All of those players took the field at Paterson Field, constructed in 1949 and relatively unchanged since. City officials put a roof over both dugouts to comply with NCAA regulations when the Division II Baseball Championship was there in the 1980s, but the dugouts, locker rooms and most of the facility remains virtually the same as it was constructed 70 years ago.

Meanwhile, every Southern League facility has been constructed within the last 25 years. Riverwalk Stadium, which is now 15 years old, is the fifth oldest facility in the league.

“The facilities are a little better now than they used to be,” Parrish observed. “There was really no form of entertainment in the clubhouse. There were no TVs or cell phones. You walked into the clubhouse and it was just a bunch of guys. You sit around and get to know everybody a little better than they do now. A lot of conversations about a lot of things, especially baseball.”

One thing hasn’t changed, however. While fans go to the ballpark to be entertained – and winning is always a popular form of entertainment – the managers are thinking less about the win-loss record and more about developing the player into the athlete the Major League club desired when they signed him.

“If not for Les Moss, I would have never made it to the Major Leagues,” Parrish observed. “For two years I had him at Double A and Triple A, he worked with me on my hitting and catching and absolutely turned me into the player that I eventually became in the Major Leagues.

“Les Moss, in my eyes, was a great manager. They recently did a video in Detroit recognizing our ’84 world championship team. They had asked me about (manager) Sparky Anderson when he first came on the scene and Sparky had actually replaced Les Moss. Les Moss managed me in Double A, managed me in Triple A and eventually after Ralph Houk retired, he had the opportunity to manage in Detroit (in 1979). He only managed us through April, May and part of June. We came off a West Coast trip … and we found out they had fired Les Moss and hired Sparky Anderson.

“I have to say I became very close friends with Sparky. I loved him as a manager and as a human being. He obviously did a great job of managing and was a great manager, but I just felt like Les got a raw deal there. But my year in Montgomery in 1976 was actually the year that turned me around and shaped me into a ball player. My time in Montgomery was invaluable to my career.”

That part of minor league baseball hasn’t changed. The managers of the Rebels were revered for their player development, starting with George “Mule” Haas (1949) and Charlie Metro (1950-53) and continuing through the 1970s with Hatfield (1972-73), Leyland (1974), Moss (1975-76) and Ed Brinkman (1977-78), guys who were former MLB players or future MLB managers.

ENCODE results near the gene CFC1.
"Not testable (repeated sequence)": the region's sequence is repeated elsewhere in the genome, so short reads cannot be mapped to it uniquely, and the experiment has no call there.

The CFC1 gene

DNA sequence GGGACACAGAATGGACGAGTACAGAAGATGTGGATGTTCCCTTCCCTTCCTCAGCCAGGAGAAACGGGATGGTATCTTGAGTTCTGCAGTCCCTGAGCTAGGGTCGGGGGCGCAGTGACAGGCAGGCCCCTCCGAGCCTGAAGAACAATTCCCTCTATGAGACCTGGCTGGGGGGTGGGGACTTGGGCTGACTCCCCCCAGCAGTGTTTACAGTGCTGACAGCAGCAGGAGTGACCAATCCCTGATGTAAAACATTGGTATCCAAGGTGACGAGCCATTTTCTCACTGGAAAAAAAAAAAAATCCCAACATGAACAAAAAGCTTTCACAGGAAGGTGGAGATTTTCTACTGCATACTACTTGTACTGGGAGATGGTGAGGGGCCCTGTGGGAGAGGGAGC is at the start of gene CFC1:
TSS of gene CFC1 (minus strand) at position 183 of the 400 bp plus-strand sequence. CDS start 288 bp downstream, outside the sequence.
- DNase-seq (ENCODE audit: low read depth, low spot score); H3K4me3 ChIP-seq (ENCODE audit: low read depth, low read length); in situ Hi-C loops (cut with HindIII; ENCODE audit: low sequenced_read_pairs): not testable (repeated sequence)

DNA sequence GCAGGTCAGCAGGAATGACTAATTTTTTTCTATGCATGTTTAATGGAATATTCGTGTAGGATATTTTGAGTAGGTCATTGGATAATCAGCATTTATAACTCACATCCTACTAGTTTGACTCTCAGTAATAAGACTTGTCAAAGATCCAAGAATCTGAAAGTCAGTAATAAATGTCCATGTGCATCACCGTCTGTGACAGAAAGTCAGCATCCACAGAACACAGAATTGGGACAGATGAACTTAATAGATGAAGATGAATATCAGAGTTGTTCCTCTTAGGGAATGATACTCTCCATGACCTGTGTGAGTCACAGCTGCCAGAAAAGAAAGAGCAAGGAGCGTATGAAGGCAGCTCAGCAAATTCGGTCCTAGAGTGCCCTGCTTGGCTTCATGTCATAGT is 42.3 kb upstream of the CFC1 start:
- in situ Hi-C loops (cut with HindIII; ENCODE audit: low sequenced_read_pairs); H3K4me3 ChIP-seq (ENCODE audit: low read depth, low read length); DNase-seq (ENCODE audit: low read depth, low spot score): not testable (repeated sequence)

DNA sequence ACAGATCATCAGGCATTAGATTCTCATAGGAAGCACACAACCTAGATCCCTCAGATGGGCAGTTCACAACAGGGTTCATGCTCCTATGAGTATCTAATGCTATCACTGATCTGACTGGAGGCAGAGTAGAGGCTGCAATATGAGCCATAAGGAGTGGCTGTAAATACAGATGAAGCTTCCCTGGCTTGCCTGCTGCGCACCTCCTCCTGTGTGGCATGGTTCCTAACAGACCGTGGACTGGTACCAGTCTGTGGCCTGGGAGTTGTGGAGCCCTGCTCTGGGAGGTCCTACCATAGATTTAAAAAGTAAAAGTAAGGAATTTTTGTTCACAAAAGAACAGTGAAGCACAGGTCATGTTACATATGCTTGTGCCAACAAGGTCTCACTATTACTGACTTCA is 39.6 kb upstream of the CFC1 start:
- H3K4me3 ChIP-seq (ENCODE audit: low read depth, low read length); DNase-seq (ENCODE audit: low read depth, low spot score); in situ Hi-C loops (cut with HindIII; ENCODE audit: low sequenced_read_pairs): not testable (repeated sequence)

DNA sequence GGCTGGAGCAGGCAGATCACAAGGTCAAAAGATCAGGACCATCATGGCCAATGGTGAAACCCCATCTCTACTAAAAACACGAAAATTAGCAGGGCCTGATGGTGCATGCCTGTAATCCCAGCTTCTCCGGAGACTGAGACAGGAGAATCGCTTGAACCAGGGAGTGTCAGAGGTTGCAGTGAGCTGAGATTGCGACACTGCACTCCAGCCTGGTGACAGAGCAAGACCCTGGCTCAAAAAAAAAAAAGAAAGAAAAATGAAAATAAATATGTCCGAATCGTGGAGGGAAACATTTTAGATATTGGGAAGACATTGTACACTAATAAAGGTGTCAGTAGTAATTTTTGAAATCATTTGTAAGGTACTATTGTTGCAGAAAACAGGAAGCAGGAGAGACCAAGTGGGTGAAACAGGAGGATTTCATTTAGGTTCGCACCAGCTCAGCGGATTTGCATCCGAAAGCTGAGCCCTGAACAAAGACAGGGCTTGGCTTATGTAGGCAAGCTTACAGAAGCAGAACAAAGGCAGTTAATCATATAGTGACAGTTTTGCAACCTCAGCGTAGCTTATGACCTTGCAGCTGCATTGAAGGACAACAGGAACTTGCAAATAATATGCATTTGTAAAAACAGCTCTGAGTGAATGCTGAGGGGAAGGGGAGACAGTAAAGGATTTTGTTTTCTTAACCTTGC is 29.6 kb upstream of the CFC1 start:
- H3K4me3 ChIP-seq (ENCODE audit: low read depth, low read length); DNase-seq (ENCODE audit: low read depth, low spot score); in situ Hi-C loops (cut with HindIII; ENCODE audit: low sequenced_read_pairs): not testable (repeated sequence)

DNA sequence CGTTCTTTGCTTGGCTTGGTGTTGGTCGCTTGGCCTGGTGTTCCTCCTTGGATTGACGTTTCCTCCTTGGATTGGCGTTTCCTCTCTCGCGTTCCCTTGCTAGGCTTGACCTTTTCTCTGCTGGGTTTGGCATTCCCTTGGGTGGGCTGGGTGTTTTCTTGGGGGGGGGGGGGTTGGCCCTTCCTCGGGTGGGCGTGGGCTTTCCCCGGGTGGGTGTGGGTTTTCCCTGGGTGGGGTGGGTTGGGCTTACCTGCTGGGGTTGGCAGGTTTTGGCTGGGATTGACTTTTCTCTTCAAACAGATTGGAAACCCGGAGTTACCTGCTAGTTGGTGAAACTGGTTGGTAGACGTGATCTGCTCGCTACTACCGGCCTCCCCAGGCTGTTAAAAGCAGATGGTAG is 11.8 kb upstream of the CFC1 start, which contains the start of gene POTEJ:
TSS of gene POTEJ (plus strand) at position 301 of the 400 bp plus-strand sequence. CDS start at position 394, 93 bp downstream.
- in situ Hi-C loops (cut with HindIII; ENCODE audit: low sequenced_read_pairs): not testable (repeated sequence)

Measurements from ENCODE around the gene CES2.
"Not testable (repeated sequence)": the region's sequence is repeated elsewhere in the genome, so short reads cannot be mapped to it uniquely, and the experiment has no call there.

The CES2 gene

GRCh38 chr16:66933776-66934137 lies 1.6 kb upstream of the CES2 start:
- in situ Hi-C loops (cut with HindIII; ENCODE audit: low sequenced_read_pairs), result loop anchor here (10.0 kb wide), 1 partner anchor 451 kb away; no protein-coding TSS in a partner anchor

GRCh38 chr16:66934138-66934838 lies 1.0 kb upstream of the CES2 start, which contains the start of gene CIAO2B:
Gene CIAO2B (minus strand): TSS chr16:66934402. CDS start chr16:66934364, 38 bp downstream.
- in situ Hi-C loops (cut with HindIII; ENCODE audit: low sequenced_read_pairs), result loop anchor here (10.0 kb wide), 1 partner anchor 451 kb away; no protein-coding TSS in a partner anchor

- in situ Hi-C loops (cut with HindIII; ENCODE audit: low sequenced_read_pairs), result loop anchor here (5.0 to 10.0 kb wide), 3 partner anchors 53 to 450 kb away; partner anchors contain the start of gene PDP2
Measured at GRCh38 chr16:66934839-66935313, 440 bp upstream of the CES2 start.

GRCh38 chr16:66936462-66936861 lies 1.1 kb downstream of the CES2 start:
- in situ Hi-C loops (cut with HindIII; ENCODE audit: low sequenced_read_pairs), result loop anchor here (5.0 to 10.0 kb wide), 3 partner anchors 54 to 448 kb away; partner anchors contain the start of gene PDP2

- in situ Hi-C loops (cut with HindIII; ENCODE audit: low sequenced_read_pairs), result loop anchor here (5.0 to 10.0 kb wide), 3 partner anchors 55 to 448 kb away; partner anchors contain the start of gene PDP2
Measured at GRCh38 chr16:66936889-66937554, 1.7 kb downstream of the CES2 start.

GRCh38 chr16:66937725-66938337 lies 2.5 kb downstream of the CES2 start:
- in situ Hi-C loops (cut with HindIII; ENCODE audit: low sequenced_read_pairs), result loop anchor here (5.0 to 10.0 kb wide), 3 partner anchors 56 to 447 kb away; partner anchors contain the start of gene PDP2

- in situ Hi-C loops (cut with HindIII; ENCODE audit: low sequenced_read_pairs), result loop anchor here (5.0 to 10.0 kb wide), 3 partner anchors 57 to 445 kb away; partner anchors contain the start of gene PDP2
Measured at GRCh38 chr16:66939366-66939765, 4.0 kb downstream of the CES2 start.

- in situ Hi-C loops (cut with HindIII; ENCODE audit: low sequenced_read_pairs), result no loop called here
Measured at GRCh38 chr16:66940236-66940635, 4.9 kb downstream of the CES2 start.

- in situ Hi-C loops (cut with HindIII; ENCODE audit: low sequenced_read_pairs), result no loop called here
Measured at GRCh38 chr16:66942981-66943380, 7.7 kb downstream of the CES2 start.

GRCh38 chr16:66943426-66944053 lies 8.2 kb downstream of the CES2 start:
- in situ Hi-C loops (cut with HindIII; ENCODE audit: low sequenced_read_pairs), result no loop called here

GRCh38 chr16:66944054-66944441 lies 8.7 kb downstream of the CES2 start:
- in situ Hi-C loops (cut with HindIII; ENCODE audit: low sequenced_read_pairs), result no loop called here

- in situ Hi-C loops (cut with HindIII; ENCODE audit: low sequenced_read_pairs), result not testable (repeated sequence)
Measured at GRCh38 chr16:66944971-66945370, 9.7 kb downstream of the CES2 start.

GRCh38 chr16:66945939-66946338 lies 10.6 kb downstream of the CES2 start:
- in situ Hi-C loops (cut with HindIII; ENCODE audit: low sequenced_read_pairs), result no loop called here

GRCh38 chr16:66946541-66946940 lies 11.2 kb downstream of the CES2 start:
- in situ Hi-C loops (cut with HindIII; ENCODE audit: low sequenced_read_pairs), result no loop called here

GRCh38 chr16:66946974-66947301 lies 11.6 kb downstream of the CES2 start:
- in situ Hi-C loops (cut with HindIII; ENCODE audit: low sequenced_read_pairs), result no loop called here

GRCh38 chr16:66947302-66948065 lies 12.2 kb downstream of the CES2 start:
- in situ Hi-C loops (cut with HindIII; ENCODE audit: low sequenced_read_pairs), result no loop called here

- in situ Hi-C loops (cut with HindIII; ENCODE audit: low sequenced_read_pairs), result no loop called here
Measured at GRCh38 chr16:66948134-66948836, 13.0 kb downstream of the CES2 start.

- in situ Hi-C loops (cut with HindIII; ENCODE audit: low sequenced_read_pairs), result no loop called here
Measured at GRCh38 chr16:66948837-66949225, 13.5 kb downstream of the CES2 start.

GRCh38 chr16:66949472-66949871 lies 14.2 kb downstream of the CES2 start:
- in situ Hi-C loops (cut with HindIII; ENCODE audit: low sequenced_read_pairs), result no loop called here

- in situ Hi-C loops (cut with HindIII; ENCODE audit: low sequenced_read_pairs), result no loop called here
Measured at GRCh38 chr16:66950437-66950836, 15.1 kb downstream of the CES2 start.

That continues today with the Biscuits and Charlie Montoyo (2004-06), the current manager of the Toronto Blue Jays; Billy Gardner Jr. (2007-13), currently the minor league roving coordinator for the Washington Nationals; Brady Williams (2014-18), the manager of the Triple-A Durham Bulls; and rookie skipper Morgan Ensberg, who played with the Astros and steered the Biscuits into the Southern League playoffs in his inaugural season.

“I don’t know if this is the secret or not (to winning the division) but we completely concentrate on the body of work that needs to be done for that day,” Ensberg said. “You look like a really great coach when you have great players. And we have great players.

“I’m very happy for them. It is a nice moment. Again, I think it’s a plot point. It’s something you have to do to get to the playoffs so hopefully you can win championships but my mind is so focused on the individual game and the individual reps that I don’t think I have time to think about the 30,000-foot view.”

The playoff appearance is the eighth time in the Biscuits’ 16 seasons, but all of the previous seven were either second-half division titles or playoff appearances as the divisional team with the second-best record. The last time Montgomery won a first-half title was in 1977 when the Rebels went on to win the division over second-place Chattanooga by 24.5 games, then swept Jacksonville in a best-of-three series for their fifth pennant in six years. The ’77 Rebels won 86 games and no Montgomery team has reached the 80-win plateau since. This year’s team, which won the first-half division with 44 wins, has a chance.